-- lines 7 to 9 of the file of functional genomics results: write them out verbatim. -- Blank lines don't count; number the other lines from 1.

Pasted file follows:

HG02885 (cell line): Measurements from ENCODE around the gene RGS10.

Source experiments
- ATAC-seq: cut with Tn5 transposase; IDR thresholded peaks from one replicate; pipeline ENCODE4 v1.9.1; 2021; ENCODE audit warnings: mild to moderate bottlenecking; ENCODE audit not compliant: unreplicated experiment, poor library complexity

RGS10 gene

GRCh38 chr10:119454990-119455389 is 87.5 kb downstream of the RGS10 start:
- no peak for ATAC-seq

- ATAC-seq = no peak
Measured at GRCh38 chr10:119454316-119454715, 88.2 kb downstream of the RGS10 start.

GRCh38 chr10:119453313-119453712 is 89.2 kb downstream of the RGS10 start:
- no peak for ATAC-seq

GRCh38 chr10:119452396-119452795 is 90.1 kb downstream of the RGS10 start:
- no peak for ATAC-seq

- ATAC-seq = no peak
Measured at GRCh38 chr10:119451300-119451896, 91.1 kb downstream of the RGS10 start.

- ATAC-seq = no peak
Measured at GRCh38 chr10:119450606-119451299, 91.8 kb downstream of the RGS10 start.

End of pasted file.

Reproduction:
- ATAC-seq = no peak
Measured at GRCh38 chr10:119454316-119454715, 88.2 kb downstream of the RGS10 start.

GRCh38 chr10:119453313-119453712 is 89.2 kb downstream of the RGS10 start: